by Patrick O’Shaughnessy
My guest this week is one of my best and oldest friends, Jeremiah Lowin. Jeremiah has had a fascinating career, starting with advanced work in statistics before moving into the risk management field in the hedge fund world. Through his career he has studied data, risk, statistics, and machine learning—the last of which is the topic of our conversation today.
He has now left the world of finance to found a company called Prefect, which is a framework for building data infrastructure. Prefect was inspired by observing frictions between data scientists and data engineers, and solves these problems with a functional API for defining and executing data workflows. These problems, while wonky, are ones I can relate to working in quantitative investing—and others that suffer from them out there will be nodding their heads. In full and fair disclosure, both me and my family are investors in Jeremiah’s business.
You won’t have to worry about that potential conflict of interest in today’s conversation, though, because our focus is on the deployment of machine learning technologies in the realm of investing. What I love about talking to Jeremiah is that he is an optimist and a skeptic. He loves working with new statistical learning technologies, but often thinks they are overhyped or entirely unsuited to the tasks they are being used for. We get into some deep detail on how tests are set up, the importance of data, and how the minimization of error is a guiding light in machine learning and perhaps all of human learning, too. Let’s dive in.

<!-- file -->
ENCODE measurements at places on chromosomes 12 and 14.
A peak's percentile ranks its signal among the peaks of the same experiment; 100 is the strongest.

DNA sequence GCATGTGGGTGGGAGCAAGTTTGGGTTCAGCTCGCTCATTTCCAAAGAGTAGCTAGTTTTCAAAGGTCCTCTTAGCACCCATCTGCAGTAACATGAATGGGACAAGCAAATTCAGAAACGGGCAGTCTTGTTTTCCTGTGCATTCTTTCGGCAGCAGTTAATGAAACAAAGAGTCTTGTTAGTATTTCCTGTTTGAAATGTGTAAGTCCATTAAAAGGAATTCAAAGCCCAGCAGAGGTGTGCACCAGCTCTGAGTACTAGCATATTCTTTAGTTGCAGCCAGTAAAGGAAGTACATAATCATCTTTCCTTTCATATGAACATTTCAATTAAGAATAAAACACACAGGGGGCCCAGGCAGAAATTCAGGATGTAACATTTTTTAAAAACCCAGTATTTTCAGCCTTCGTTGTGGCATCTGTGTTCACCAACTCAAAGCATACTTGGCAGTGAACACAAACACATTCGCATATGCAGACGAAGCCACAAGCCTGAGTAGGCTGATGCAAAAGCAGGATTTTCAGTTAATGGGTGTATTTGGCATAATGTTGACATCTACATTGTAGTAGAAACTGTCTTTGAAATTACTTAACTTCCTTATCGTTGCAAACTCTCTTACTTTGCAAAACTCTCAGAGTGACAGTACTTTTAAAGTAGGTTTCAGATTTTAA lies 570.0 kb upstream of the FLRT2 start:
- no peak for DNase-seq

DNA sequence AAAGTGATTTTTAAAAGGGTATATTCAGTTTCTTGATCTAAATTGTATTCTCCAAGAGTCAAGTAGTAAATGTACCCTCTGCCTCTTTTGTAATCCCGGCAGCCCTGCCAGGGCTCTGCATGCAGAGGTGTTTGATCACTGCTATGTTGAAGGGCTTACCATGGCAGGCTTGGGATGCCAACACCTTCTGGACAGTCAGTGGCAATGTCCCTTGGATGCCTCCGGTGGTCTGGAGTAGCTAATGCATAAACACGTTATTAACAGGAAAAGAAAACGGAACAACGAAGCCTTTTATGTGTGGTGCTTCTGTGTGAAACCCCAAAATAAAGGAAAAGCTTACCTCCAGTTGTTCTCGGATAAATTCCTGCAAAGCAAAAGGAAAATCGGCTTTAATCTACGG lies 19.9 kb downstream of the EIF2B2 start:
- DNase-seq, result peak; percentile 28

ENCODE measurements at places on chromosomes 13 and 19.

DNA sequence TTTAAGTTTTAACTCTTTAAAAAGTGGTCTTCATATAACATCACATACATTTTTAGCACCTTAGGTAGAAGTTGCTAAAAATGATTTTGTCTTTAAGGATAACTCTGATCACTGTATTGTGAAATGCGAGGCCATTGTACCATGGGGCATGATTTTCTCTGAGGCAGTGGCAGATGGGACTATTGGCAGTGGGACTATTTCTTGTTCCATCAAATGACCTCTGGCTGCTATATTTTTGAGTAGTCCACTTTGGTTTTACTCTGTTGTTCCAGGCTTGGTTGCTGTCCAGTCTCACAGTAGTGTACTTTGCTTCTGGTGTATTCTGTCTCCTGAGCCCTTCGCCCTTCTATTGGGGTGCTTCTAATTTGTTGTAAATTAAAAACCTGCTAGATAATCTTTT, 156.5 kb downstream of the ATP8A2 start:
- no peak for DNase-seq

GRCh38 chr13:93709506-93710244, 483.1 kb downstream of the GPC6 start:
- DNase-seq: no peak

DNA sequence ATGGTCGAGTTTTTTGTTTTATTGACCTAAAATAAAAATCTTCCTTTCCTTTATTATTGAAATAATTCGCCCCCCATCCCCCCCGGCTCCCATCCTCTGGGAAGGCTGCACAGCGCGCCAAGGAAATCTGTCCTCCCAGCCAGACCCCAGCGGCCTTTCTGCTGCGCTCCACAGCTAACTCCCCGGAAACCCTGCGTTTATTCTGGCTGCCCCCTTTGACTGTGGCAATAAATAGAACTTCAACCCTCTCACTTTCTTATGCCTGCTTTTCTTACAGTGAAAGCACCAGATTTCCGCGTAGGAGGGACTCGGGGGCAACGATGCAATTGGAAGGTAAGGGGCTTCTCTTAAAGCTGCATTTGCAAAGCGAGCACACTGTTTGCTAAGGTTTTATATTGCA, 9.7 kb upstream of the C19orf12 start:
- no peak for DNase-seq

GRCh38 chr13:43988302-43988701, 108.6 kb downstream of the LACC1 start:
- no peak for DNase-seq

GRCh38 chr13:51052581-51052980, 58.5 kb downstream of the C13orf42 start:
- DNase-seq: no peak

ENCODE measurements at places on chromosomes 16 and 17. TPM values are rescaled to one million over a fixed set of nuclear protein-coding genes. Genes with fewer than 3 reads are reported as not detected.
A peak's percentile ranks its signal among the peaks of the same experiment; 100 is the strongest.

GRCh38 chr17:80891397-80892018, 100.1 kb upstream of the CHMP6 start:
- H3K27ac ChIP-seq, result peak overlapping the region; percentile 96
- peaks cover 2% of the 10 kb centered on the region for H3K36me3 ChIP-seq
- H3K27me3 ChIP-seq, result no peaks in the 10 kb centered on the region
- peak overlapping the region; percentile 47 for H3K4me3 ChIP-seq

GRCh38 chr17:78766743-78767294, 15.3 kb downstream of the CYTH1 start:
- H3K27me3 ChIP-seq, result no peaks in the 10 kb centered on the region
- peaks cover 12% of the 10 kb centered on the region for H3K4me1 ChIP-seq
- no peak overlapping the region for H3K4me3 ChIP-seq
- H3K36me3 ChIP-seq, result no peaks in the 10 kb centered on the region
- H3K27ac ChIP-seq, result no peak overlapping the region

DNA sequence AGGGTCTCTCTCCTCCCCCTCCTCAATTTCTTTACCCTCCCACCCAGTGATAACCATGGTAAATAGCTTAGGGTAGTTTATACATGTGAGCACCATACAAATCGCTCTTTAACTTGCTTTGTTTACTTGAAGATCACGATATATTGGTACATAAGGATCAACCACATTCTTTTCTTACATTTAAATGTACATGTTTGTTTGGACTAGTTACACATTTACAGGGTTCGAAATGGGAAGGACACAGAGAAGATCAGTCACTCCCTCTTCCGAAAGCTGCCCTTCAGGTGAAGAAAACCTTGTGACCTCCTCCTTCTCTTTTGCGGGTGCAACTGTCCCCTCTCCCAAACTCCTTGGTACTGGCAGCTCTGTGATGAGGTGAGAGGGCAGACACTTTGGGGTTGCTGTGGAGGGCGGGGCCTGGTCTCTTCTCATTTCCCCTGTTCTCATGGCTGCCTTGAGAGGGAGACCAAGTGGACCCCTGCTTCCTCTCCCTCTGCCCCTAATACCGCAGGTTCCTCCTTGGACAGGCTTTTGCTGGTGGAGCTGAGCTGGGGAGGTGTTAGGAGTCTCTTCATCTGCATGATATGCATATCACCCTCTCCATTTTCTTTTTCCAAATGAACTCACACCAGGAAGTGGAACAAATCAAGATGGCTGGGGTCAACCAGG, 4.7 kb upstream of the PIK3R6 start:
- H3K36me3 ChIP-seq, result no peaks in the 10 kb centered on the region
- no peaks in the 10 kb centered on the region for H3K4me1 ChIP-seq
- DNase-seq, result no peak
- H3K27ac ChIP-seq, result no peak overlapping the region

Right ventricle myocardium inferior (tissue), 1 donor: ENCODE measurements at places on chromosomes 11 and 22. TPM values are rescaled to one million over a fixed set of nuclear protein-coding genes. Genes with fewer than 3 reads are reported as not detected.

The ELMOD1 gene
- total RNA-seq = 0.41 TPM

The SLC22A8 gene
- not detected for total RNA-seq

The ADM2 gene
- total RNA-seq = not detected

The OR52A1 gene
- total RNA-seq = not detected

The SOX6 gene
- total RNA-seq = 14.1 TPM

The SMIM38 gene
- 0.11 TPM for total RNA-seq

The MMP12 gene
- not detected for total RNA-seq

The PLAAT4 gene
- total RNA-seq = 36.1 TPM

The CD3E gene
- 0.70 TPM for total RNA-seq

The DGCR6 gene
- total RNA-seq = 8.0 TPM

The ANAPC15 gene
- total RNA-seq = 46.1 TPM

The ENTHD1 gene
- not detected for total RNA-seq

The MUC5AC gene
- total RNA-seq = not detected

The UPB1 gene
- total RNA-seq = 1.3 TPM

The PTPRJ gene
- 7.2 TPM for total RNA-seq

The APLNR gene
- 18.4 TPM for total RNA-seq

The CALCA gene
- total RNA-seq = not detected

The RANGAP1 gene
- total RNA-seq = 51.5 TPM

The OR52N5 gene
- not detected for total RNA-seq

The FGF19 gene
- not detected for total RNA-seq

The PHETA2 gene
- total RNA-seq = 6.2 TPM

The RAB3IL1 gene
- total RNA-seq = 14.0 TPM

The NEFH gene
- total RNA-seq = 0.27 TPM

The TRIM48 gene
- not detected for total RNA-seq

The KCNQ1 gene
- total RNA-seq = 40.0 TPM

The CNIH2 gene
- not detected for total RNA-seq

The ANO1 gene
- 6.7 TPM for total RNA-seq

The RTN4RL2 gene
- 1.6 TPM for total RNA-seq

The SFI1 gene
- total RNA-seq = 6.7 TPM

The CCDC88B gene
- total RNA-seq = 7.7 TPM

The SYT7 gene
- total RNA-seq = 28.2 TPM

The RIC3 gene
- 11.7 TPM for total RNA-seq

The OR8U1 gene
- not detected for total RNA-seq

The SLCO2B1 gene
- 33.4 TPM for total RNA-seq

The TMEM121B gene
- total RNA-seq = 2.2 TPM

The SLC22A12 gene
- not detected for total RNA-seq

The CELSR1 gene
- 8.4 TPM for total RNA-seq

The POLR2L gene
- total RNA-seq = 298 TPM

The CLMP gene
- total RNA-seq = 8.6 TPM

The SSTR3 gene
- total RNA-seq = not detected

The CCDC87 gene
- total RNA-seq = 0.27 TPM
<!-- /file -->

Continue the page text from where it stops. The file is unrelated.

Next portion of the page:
2:06 – (First Question) – What do people need to think about when considering using machine learning tools
3:19 – Types of problems that AI is perfect for
6:09 – Walking through an actual test and understanding the terminology
11:52 – Data in training: training set, test set, validation set
13:55 – The difference between machine learning and classical academic finance modelling
16:09 – What will the future of investing look like using these technologies
19:53 – The concept of stationarity
21:31 – Why you shouldn’t take for granted label formation in tests
24:12 – Ability for a model to shrug
26:13 – Hyper parameter tuning
28:16 – Categories of types of models
30:49 – Idea of a nearest neighbor or K-Means Algorithm
34:48 – Trees as the ultimate utility player in this landscape
38:00 – Features and data sets as the driver of edge in Machine Learning
40:12 – Key considerations when working through time series
42:05 – Pitfalls he has seen when folks try to build predictive market investing models
44:36 – Getting started
46:29 – Looking back at his career, what are some of the frontier vs settled applications of machine learning he has implemented
49:49 – Does intereptability matter in all of this
52:31 – How gradient decent fits into this whole picture